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Grandpa Carl Tosten Bonde, all around good guy

June 30, 2015
Carl T. Bonde caught a king salmon when he went with his son-in-law, Norman B. Ackley, probably out of Port Angeles, Washington.

Carl T. Bonde caught a king salmon when he went with his son-in-law, Norman B. Ackley, probably out of Port Angeles, Washington.

Grandpa had 2 curls in the front of his wavy hair, just like his son Bud. His hair was always silver-looking, and he wasn’t terribly tall, but he was barrel chested because he puffed and puffed from emphysema. He smoked a lot. Said it was a nasty, dirty habit, but was not able to quit. He had some cigars here and there, and pipes and tobacco, but mostly he smoked boughten cigarettes, indoors and out. In those days you could smoke anywhere.
I was annoyed that he had a way of saying, “take it easy, Danny,” because I was kind of hyper. I think he liked me, but sometimes I wasn’t quite sure. I asked him about his life once and he told me that he used to be “a knight.” I had very little idea what that meant, because I was maybe 6 years old. My brother Tom had toy knight figures he played with. Of course I thought he was teasing me, but I didn’t know why.
He was fun, and that was one of his great gifts. He played a game with me and my cousins, to see who could tie his shoes the fastest. I couldn’t tie mine at all, but I pretended to. He tied his shoes, then untied them by pulling on the lace end. [we struggled with ours] He tied them again, untied them, repeated until we beat him, then he gave us each some pennies. He had an old tobacco can full of pennies, some of them were steel 1943 pennies. My cousins and I counted and recounted them. We lived out on the edge of town so money didn’t really mean too much to us because we couldn’t easily spend it.
One Christmas, soon after our father Robert P. died, my brother Tom got an English bicycle for a gift. He was throwing tantrums because he didn’t think he would get one and he was disappointed, but Christmas eve grandpa wheeled it into our house through the front door as a surprise, singing, “here comes santa clause.” It was a Hercules bicycle, 3 speeds. I inherited it from Tom when he was a sophomore in high school. The damn thing would slip out of gear and cause me to land on the crossbar with my crotch! Man that hurt!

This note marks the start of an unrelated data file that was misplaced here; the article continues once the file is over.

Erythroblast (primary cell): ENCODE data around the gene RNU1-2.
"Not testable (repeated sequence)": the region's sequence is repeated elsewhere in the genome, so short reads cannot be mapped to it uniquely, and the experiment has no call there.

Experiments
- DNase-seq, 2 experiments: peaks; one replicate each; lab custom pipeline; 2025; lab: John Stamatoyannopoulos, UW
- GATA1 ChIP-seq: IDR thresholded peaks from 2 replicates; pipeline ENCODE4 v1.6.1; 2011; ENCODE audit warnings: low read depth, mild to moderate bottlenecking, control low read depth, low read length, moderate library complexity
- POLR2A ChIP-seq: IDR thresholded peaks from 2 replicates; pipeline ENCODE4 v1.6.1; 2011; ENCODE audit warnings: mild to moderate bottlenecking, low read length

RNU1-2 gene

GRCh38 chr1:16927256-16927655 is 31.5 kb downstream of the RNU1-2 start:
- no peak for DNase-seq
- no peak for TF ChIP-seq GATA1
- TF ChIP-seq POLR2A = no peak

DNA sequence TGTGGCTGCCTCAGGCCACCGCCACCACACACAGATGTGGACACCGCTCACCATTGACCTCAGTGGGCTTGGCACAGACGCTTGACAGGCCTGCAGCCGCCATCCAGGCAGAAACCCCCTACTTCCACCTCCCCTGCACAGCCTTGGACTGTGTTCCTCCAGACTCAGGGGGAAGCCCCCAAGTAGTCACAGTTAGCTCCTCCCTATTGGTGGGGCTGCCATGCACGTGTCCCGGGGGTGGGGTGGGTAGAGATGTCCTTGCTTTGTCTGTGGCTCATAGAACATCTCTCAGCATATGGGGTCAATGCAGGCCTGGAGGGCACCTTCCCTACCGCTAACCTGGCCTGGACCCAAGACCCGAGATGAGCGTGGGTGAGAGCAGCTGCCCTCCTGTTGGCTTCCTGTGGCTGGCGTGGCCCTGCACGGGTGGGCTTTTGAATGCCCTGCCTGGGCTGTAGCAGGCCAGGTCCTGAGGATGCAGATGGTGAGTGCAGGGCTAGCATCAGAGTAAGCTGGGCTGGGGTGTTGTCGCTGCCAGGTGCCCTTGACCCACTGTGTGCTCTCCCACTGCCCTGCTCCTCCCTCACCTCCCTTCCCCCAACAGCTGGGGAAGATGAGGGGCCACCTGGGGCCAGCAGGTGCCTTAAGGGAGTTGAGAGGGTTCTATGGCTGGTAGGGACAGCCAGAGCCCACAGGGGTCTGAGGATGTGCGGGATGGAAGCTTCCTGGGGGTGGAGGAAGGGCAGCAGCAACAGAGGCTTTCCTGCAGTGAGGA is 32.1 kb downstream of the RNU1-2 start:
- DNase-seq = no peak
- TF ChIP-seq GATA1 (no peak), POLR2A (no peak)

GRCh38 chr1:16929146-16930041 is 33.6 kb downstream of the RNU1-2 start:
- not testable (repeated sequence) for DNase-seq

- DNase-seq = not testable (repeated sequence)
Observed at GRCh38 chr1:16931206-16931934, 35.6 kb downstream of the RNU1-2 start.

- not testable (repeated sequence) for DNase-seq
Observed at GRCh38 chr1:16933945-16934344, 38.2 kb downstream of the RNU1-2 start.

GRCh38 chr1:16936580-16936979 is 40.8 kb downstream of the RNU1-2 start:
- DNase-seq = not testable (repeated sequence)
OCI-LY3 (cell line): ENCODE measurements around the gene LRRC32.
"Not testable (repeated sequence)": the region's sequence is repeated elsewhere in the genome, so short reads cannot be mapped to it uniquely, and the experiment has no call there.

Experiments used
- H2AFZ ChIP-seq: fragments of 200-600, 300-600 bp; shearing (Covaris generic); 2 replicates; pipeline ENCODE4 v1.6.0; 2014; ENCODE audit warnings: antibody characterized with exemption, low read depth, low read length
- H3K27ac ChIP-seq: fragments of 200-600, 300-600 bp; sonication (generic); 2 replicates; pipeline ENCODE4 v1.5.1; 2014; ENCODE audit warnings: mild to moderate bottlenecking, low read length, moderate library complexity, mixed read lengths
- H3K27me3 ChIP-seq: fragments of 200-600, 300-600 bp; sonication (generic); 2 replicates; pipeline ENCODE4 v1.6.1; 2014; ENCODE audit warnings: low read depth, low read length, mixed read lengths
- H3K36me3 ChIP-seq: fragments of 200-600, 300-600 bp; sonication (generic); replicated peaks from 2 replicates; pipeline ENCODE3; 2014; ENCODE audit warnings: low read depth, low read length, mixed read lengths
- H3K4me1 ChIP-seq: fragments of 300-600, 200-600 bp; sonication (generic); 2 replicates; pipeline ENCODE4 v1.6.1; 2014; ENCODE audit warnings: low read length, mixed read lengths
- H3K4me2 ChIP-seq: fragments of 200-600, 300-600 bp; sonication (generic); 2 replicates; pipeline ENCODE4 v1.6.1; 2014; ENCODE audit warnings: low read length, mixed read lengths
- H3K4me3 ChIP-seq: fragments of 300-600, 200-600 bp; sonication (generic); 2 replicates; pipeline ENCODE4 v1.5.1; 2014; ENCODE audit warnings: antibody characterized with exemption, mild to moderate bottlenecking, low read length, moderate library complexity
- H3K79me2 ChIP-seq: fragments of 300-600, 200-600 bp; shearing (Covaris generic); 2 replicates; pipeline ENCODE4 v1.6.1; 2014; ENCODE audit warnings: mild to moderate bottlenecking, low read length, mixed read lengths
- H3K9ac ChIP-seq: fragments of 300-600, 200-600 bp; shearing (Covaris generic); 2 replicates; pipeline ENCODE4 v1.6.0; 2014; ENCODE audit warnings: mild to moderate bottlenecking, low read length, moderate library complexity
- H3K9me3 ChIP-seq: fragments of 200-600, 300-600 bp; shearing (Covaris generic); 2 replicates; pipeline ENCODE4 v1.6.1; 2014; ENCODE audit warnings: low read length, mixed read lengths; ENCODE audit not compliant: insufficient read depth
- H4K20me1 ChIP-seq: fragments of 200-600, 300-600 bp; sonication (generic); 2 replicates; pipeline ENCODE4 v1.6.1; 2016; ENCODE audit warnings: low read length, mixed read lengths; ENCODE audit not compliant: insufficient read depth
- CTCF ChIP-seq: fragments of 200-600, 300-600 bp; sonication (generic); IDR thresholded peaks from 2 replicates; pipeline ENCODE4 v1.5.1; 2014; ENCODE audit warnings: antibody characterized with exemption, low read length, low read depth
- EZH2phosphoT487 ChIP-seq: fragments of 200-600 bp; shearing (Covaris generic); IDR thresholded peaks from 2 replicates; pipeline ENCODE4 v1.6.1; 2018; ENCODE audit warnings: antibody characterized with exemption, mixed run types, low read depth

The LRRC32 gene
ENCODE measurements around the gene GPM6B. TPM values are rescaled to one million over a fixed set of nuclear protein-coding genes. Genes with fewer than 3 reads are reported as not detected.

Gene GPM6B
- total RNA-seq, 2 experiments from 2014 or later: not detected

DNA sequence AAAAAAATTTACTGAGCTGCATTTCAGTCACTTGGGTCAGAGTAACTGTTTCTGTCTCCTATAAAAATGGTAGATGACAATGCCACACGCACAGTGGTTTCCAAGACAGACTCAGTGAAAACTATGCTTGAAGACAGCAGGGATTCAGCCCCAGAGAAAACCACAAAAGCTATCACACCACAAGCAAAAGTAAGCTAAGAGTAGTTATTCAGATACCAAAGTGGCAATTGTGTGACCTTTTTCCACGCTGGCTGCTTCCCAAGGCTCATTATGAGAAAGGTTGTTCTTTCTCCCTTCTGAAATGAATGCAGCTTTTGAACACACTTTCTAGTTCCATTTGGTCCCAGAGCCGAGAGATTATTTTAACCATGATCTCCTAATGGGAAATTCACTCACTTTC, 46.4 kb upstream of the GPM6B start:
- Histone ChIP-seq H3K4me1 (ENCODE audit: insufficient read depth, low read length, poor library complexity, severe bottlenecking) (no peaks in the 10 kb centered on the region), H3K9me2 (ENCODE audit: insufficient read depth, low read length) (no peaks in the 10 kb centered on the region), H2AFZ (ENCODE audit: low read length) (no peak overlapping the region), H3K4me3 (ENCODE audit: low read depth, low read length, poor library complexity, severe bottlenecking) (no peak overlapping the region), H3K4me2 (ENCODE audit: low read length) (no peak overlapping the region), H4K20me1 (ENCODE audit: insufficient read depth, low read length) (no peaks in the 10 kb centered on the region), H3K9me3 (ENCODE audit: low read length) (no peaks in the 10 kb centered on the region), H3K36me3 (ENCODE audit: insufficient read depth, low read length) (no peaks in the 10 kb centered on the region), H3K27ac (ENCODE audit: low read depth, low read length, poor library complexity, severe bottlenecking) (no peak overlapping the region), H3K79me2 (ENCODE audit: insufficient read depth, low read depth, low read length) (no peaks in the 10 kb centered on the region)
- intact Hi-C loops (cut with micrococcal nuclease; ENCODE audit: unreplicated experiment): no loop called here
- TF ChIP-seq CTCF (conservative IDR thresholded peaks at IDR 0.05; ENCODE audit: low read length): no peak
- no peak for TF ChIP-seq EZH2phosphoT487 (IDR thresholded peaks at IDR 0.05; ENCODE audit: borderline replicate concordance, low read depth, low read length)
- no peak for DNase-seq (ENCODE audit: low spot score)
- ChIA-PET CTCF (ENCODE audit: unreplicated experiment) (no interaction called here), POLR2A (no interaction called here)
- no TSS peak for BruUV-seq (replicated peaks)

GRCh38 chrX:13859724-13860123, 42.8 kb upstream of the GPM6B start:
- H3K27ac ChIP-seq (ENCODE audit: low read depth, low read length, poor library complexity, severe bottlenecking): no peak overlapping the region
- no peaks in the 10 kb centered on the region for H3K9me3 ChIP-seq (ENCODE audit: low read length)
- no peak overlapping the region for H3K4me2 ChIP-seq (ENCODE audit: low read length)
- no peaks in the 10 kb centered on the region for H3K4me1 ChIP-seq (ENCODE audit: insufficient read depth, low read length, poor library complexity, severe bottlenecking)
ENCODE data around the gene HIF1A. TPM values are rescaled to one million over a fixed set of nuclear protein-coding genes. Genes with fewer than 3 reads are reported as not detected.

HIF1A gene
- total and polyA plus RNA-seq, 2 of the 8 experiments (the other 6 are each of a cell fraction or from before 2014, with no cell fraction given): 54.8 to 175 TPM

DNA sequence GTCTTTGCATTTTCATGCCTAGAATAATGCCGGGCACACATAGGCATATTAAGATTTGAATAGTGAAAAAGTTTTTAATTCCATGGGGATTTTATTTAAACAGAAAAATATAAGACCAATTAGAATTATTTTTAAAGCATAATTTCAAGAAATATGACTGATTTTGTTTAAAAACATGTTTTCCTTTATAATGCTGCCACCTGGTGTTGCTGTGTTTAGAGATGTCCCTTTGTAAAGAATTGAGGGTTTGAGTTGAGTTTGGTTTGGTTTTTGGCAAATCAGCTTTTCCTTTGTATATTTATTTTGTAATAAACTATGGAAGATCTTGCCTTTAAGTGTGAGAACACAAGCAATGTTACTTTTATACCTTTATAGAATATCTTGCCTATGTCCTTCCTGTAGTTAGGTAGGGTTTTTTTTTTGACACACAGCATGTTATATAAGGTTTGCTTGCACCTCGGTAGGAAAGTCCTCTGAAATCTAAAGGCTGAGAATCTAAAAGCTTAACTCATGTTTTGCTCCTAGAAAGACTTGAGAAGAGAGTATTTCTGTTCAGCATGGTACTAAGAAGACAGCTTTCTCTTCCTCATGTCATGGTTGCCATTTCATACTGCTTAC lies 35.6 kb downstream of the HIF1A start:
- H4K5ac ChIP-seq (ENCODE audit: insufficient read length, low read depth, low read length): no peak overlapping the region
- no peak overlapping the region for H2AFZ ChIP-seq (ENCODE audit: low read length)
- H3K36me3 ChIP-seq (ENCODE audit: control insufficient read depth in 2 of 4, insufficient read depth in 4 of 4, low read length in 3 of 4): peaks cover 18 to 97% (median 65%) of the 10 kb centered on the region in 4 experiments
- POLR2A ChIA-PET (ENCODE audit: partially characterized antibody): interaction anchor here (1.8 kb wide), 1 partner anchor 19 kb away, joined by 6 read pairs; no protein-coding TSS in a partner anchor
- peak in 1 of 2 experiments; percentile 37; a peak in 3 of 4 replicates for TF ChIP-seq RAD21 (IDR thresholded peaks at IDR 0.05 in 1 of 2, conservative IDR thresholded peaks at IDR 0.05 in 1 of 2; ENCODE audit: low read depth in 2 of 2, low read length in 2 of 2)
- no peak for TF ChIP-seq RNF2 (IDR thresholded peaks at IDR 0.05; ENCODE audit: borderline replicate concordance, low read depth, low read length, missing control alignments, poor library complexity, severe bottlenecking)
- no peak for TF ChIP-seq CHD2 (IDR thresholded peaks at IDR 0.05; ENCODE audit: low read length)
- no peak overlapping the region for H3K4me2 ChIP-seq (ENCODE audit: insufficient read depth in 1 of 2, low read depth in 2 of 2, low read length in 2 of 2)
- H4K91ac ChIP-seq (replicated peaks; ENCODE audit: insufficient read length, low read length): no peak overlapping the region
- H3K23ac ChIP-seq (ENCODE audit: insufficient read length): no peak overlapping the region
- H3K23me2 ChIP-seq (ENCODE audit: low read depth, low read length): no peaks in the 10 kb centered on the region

Grandpa noticed that I sulked around a lot, and he didn’t like that. “You know, Danny,” he said, “people like you better when you smile more.” I remember hearing him tell me that on a road trip in his old green Pontiac. I remember how I felt. I did not feel like smiling more.

Grandparents Ellen and Carl Bonde in the 1920s or 1930s.

Grandparents Ellen and Carl Bonde in the 1920s or 1930s.

He also took a dim view of the way I appropriated as much of his property as I wanted, because I truly believed all of my grandparent’s things were mine to do with as I pleased. I’ll feel guilty if I mention all of the things I broke, like the grindstone that I first gummed up with bees’ wax. I found lots of old rusty tools, like a cultivator with a wheel and a potato planter and a bunch of bee hive boxes with wax that I could methodically crumble and wad up into bees’ wax balls. Those were some of the milder things. I tried some of grandpa’s whiskey, but it tasted really awful! I sprayed some insecticide into a small shot glass near the whiskey bottle. Why? I don’t know. I do know that grandpa lived a long time after I did that.

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